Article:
By Ed Killer, TCPalm.com
On a sunny Saturday afternoon in late October, an apex predator slithered through the unmowed grass of an East Central Florida canal bank. The 12-foot-long Burmese python soaked in the sun’s rays as it prepared for a post-sundown hunting trip.
Roseate spoonbills, ibis, wood storks, ducks, turtles, alligators, otters, native snakes, marsh rabbits, raccoons and opossums were all potentially on the menu that night. Any unsuspecting animal small enough to fit into the python’s dislocatable jaw was at risk.
But this uninvited transplant — this terror of Florida’s wildlands — made one fatal mistake: It was spotted on the canal bank by a foursome of alligator hunters.
Why is one Burmese python a problem?
Florida alligator hunters finding a python isn’t really newsworthy. It happens occasionally.
Where the python was found, however, should alarm all of us.
T.M. Goodwin Waterfowl Management Area is in southern Brevard County along the Indian River County line. It’s adjacent to the Stick Marsh, Headwaters Lake and only a few miles from Blue Cypress Lake, Lake Kenansville and Garcia Reservoir — all in Indian River County near Fellsmere.
It’s all part of the suite of reservoirs used by the St. Johns River Water Management District to keep the water supply in the 200-mile-long river system and out of the Indian River Lagoon 20 miles away.
I’m sure the python didn’t have a GPS, but it was over 100 miles from the rest of its kind. It did not have a computer tracking chip required for python pet owners, according to the Florida Fish and Wildlife Conservation Commission.
Pythons have overwhelmed the marshes, flatwoods, tree islands, prairies and mangrove swamp ecosystems of the Everglades and Big Cypress throughout Miami-Dade, Monroe and Collier counties. Since the 1980s, pythons can be found at night, warming themselves on the gravel roads atop the levees of South Florida Water Management District canals and marshes.
The ones we can’t find are the problems. They burrow into the limestone substrate of South Florida, get lost in mangrove marshes and cypress swamps, and live in terrain too thick and difficult for people to find them.
How is invasive species problem getting worse?
Pythons are just one small part of Florida’s 500-species invasive problem. If you live in South Florida, you’ve become accustomed to living alongside iguanas, Agama lizards, Egyptian geese, Muscovy ducks, Nile monitor lizards, cattle egrets, giant African snails, red imported fire ants, bufo toads, wild hogs and tegu lizards — to name a few of our terrestrial pests.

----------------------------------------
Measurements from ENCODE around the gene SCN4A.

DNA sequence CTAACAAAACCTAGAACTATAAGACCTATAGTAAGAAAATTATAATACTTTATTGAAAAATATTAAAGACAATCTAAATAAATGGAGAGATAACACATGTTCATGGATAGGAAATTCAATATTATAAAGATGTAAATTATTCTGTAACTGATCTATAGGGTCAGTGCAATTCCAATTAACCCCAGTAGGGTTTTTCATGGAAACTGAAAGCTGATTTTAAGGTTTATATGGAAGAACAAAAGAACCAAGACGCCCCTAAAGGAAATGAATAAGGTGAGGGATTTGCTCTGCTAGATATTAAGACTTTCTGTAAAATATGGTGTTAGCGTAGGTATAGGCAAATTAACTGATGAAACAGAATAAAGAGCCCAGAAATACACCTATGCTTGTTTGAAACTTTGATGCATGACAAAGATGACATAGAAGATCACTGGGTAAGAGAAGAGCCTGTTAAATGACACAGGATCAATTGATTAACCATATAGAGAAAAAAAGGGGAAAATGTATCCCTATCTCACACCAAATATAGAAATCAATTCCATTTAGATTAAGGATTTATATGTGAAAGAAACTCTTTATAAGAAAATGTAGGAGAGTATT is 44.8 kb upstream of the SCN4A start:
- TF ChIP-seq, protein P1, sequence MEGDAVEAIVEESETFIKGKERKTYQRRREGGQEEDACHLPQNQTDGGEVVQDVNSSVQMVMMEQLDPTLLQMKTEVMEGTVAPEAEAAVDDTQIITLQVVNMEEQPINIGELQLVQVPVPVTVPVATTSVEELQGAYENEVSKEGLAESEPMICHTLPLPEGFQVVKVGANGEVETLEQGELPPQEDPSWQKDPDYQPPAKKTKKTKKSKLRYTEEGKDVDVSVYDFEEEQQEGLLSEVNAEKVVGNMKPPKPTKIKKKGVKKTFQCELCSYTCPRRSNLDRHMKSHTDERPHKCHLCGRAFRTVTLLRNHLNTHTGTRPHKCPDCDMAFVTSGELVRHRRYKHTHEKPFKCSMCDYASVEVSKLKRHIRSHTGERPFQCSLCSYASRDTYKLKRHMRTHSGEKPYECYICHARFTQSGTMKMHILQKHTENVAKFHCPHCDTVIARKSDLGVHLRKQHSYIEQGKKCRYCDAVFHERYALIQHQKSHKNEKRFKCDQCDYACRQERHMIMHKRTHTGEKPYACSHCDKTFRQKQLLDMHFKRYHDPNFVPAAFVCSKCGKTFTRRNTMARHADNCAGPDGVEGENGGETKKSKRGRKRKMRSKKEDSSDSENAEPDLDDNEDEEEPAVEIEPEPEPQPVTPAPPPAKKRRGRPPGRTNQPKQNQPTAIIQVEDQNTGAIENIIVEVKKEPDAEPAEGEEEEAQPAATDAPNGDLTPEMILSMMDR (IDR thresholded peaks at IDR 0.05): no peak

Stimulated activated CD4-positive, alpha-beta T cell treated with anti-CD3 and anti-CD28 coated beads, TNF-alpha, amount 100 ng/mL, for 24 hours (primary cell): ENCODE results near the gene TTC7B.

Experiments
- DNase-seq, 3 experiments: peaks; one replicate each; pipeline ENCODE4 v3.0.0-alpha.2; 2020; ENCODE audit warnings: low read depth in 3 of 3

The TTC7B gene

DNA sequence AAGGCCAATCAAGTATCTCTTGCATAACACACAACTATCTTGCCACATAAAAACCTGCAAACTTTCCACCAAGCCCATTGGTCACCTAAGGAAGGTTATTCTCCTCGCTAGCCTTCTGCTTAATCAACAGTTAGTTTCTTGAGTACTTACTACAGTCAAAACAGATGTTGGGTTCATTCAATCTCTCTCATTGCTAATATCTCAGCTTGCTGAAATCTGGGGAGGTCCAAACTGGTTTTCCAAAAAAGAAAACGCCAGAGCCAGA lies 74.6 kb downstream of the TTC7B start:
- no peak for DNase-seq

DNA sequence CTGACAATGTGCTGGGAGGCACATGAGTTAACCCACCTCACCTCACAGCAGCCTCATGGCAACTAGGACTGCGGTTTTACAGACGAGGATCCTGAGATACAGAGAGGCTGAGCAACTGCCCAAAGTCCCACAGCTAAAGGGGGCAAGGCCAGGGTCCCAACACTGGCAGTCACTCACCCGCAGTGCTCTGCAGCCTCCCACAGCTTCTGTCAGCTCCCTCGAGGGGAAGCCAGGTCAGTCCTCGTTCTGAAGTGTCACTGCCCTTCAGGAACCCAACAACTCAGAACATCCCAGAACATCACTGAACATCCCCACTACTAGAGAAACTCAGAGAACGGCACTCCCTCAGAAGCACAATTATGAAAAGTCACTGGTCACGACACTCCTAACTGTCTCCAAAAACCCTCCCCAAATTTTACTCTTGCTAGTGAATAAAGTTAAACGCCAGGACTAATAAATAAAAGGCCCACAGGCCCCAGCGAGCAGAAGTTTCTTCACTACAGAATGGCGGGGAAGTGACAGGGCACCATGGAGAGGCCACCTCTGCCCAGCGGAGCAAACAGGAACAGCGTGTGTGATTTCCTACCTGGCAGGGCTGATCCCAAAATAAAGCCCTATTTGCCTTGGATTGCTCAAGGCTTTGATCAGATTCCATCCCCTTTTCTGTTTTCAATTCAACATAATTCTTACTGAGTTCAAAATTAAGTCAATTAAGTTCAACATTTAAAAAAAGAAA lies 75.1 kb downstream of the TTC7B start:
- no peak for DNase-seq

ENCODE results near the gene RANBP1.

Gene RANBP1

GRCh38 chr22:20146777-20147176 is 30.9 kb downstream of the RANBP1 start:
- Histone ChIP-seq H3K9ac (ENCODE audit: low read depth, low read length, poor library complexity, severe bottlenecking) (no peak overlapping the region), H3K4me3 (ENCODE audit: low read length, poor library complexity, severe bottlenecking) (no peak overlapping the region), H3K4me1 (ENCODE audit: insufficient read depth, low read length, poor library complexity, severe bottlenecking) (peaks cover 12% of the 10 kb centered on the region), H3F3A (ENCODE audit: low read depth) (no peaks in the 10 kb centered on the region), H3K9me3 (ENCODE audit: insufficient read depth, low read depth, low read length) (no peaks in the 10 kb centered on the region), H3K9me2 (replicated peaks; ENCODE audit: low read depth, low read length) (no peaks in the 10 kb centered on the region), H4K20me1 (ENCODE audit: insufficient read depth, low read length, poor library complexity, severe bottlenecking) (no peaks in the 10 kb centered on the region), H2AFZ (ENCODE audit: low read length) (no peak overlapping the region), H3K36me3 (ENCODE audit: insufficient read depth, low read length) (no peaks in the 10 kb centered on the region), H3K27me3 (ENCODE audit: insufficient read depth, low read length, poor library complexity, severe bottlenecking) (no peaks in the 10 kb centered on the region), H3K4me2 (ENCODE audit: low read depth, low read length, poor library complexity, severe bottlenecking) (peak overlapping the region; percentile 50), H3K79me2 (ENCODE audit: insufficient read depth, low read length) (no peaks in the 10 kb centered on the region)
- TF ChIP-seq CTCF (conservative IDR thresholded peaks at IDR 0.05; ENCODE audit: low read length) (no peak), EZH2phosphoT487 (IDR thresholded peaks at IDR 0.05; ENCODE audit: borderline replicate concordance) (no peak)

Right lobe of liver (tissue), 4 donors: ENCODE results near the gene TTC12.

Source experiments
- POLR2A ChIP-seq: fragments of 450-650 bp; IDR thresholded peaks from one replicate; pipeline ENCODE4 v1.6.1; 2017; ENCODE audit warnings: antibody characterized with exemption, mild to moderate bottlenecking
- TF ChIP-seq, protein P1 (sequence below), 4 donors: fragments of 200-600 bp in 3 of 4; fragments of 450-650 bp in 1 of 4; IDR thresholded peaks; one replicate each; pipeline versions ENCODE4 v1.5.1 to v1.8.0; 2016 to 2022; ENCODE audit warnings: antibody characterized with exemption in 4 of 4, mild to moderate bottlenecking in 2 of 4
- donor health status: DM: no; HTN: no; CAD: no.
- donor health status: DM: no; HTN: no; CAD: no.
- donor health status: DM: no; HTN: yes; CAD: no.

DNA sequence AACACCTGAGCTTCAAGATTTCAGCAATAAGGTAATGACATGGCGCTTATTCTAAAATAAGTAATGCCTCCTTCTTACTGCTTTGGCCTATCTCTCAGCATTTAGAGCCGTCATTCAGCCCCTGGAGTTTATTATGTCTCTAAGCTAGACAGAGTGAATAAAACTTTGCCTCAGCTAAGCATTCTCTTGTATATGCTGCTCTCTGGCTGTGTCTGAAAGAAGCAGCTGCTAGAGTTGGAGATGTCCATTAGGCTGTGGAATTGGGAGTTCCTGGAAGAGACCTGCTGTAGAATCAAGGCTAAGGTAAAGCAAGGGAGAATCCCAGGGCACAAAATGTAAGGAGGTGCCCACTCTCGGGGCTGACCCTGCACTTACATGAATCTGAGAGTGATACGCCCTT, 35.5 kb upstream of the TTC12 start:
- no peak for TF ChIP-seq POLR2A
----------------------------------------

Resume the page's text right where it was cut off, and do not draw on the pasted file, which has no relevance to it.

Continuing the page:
Invasive species cost Floridians $500 million a year. These pests have spread across 1.7 million acres. Pythons, lionfish, Mayan cichlids and monitor lizards eat or outcompete many native animals, including endangered wildlife, according to the Fish & Wildlife Foundation of Florida. A fishing guide told me that tropical nonnative species fish such as peacock bass and clown knifefish are starting to be caught in Lake Okeechobee.
Controlling their spread has been a losing battle. Python and lionfish removal programs operated by the FWC and SFWMD are trying to do their part. Removal programs and roundup tournaments have removed about 25,000 pythons since 2000.
Unfortunately, there are still over 100,000 in the wild and some estimates are as high as 300,000. The FWC’s Lionfish Roundup this year harvested over 30,000 lionfish. Only trouble is, that was a drop in the bucket.
How can winter help with invasives?
Florida is overdue for is a real bona fide cold snap. The last one of any real substance we had was in January 2010. On the Treasure Coast, temperatures didn’t rise above 50 degrees for 10 days. Colder temperatures slid south along the west side of Lake Okeechobee all the way to the Florida Keys.
The cold knocked back more than a few nonnatives, but whacked some natives as well. Snook, tripletail, lookdowns, mojarra, gafftopsail catfish and Goliath grouper living in the relatively shallow waters of the Indian River Lagoon and its connected rivers took it on the chin.
The snap revealed some secrets we didn’t know. A 52-pound pacu, a berry-eating fish native to the Amazon River, floated up dead near River Park on Prima Vista Boulevard. If it had been caught on hook and line, it would have eclipsed the IGFA World Record for pacu by 15 pounds.
At Lake Ida, anglers struggled to catch a single bass, dozens of iguanas lay dead on docks and dead clown knifefish floated in the water.
How can sharks, bobcats and panthers help us?
We can’t do this alone. These invasive species may seem like a coordinated effort, but they’re not. Still, we need more help from our native wildlife.
Sharks, goliath grouper and cubera snapper need to start seeing lionfish as a food source. Last year, a bobcat found a python nest and raided its eggs. A couple times a year, random outdoorsmen share videos of alligators eating pythons on social media. But these interactions need to happen more frequently.
The research community is also involved in this overwhelming battle. A recent study University of Florida researchers published in the scientific journal Ecosphere identifies potential pests on their way and their potential impact.
Are invasive species here to stay?
The days of thinking we can eradicate these species are probably long gone. But we’re not ready to live in harmony alongside many of them yet. The battles will continue. Falling iguana weather alerts will still be issued by TV meteorologists.
We need to hope many of these unsavory critters remain contained to the southern regions. Or else I’ve got some bad news for the small mammals that live among us.